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J Child Adolesc Psychopharmacol. 2012 Feb;22(1):80-90. doi: 10.1089/cap.2011.0074. Epub 2012 Jan 17.

Treatment of youth depression in primary care under usual practice conditions: observational findings from Youth Partners in Care.

Author information

1
Department of Psychiatry and Biobehavioral Sciences, University of California, Los Angeles, California 90095, USA.

Abstract

OBJECTIVES:

The effectiveness of treatments for youth depression in primary care, under usual practice conditions, is largely unstudied. This study aims at estimating the effect of "appropriate treatment," defined as treatment that approximates guideline standards, on clinical outcomes for depressed primary care youth patients by using observational analyses from a randomized trial.

METHODS:

Participants were 344 youths aged 13-21 enrolled in the Youth Partners in Care trial. Youths screening positive for depression from six primary care practices in five different health care organizations were randomly assigned to either (1) usual care enhanced by provider education on depression evaluation and management, or (2) a quality improvement (QI) intervention designed to improve access to antidepressant medications and/or cognitive behavior therapy for depression; usual practice conditions otherwise applied. Observational analysis was conducted on the effects of appropriate treatment (antidepressant medication use by algorithms or 6 or more psychotherapy visits) on severe depression (Center for Epidemiologic Studies-Depression score ≥ 24) at 6 months. Selection into treatment is accounted for by using instrumental variables analysis, with randomized QI intervention status as the instrument.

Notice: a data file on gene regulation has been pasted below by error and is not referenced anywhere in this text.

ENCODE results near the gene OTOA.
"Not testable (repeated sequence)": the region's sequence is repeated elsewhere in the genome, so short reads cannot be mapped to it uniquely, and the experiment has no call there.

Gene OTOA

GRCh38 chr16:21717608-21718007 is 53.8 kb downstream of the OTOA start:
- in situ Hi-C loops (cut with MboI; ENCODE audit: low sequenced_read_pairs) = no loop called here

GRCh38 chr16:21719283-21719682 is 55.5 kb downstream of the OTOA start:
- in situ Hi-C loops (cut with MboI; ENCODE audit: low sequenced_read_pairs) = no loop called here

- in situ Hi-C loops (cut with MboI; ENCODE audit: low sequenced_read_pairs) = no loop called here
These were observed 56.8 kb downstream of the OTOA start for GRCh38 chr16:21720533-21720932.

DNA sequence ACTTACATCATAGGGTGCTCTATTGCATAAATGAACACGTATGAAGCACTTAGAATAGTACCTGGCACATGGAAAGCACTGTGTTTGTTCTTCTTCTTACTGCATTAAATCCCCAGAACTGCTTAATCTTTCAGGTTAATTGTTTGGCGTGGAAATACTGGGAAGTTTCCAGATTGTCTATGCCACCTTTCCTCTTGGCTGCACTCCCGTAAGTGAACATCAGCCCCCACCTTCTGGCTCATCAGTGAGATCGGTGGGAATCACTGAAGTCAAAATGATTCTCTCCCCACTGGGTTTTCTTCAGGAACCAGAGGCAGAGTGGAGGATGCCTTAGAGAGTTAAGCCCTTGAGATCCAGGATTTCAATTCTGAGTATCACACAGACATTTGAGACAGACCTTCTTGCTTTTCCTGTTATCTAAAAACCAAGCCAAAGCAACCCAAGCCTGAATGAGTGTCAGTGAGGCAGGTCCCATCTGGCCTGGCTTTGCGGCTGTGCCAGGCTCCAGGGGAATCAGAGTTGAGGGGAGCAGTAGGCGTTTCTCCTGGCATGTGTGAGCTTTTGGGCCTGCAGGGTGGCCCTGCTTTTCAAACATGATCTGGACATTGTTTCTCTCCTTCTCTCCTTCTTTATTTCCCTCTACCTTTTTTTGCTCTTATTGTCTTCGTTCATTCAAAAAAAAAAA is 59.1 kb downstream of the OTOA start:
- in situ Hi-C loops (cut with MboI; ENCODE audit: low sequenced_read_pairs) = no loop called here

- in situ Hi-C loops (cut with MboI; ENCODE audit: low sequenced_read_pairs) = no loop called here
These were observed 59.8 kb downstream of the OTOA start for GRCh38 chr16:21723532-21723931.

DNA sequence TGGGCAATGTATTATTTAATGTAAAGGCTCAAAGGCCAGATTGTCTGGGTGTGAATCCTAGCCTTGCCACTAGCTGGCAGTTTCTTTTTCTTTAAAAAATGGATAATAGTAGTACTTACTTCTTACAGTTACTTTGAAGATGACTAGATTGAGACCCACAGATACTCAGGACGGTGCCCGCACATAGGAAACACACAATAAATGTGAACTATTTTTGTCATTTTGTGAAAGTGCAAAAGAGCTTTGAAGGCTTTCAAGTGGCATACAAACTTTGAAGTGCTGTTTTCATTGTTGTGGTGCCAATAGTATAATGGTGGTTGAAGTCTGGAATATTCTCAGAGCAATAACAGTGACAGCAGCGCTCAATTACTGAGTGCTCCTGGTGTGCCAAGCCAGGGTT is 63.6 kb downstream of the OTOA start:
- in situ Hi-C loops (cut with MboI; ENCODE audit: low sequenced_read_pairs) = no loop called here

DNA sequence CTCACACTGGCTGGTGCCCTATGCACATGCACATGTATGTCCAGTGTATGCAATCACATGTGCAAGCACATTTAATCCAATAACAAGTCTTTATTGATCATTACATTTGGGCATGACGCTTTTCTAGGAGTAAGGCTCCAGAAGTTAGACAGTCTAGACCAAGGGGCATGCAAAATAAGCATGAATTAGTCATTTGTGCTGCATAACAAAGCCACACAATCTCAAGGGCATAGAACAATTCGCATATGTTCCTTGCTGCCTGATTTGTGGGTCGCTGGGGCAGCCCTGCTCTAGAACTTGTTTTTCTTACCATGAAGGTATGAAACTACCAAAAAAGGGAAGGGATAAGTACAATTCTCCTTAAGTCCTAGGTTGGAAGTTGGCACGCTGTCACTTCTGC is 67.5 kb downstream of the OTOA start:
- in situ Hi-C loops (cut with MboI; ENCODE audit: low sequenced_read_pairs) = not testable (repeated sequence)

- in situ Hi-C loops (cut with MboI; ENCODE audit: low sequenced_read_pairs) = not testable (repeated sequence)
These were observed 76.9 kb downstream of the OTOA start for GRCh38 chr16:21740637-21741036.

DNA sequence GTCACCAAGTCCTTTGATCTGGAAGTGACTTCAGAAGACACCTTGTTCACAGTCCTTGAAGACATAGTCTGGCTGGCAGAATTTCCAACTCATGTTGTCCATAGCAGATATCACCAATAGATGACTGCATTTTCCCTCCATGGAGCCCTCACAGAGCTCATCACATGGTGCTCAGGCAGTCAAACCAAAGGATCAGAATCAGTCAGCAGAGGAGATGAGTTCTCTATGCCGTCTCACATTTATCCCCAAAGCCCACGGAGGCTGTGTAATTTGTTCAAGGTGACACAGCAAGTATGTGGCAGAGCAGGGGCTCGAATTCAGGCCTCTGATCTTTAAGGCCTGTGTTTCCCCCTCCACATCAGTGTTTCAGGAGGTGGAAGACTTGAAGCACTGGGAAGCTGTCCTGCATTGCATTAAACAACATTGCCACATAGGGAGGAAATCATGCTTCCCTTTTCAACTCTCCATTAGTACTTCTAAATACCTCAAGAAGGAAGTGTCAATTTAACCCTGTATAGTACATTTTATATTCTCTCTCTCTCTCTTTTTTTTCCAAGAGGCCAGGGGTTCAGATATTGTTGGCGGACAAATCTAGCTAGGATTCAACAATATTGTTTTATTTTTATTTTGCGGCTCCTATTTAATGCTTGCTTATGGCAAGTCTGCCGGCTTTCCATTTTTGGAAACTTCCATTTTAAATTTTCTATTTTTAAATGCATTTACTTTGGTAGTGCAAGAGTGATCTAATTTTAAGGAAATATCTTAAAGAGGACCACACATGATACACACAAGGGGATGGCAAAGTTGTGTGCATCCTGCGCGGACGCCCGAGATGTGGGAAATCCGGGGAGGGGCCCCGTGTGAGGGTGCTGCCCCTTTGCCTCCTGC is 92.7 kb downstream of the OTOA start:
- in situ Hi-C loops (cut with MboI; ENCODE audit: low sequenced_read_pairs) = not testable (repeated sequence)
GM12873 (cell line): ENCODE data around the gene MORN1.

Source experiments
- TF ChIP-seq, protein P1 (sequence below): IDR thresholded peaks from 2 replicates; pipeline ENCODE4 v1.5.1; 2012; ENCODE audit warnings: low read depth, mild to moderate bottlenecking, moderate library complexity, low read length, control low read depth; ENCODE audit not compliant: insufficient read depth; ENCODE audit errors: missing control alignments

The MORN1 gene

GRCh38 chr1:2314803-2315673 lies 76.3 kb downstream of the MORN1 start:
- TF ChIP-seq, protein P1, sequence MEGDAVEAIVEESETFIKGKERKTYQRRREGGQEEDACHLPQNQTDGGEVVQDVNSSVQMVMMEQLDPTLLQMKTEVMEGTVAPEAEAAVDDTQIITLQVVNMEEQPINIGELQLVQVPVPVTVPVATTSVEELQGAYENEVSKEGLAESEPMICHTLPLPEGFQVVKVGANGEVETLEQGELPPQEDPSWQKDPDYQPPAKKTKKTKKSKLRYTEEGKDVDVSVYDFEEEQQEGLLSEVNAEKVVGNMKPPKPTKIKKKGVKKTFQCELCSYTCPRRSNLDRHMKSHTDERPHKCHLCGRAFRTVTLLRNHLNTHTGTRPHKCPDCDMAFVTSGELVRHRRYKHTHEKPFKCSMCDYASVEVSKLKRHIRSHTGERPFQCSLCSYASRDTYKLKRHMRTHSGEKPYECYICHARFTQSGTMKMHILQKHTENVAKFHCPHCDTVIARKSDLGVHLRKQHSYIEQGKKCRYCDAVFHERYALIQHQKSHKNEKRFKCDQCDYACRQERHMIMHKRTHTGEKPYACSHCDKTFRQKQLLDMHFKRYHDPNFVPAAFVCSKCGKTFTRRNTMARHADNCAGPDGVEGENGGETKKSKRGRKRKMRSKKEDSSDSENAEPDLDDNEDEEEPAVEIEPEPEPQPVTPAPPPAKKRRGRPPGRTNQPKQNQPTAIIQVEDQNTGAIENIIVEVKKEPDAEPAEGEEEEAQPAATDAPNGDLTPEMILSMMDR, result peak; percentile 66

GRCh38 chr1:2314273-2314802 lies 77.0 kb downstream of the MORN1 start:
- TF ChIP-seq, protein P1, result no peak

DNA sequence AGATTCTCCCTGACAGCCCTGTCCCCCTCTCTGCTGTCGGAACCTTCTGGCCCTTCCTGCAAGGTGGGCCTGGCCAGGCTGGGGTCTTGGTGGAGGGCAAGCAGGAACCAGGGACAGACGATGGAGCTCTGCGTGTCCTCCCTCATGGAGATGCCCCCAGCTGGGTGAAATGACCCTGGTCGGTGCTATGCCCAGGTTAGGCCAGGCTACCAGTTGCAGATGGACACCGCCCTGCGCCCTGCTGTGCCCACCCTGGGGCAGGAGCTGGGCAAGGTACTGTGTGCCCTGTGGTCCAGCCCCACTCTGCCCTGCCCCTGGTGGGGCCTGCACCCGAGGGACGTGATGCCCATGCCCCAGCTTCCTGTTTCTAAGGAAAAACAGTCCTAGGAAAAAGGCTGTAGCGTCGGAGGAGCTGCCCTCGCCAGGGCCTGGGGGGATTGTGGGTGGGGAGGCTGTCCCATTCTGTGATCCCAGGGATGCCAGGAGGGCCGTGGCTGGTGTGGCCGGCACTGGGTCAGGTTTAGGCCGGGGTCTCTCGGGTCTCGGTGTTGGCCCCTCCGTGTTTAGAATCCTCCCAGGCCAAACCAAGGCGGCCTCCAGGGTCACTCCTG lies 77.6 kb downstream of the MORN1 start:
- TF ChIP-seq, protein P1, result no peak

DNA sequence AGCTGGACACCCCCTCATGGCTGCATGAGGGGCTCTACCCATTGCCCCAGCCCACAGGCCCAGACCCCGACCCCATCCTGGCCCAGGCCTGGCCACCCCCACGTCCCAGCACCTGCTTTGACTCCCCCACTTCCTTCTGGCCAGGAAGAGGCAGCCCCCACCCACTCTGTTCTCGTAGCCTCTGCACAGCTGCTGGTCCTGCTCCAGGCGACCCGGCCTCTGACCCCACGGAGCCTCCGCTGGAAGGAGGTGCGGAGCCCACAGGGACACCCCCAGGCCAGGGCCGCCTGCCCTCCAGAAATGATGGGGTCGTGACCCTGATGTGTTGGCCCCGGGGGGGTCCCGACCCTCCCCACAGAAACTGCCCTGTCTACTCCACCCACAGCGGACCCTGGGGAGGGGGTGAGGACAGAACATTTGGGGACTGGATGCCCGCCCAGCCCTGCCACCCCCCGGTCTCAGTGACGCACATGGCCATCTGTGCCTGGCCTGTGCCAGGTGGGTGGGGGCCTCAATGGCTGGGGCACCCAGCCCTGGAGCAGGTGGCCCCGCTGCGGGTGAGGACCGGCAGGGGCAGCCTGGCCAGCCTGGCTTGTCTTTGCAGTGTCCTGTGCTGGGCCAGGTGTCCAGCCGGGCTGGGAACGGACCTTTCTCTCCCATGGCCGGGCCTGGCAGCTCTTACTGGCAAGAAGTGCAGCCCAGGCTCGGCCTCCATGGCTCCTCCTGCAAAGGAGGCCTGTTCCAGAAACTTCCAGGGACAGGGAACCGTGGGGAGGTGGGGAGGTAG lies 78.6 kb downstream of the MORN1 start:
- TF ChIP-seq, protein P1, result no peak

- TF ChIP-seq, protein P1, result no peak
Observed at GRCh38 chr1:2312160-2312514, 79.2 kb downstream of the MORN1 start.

RESULTS:

At 6 months, youths receiving "appropriate treatment," compared with others, were significantly less likely to have severe depression (10.9% vs. 45.2%, p<0.0001). Similar findings were observed among youths with depressive disorders and sub-syndromal depressive symptoms, and among Latino and other youths.

CONCLUSIONS:

Among depressed primary care youths, care that approximates guideline standards but retains leniency substantially reduces the likelihood of severe depression at 6 months. Such findings apply to youths with or without depressive disorder, and among Latino youth.

PMID:
22251025
PMCID:
PMC3281292
DOI:
10.1089/cap.2011.0074
[Indexed for MEDLINE]
Free PMC Article

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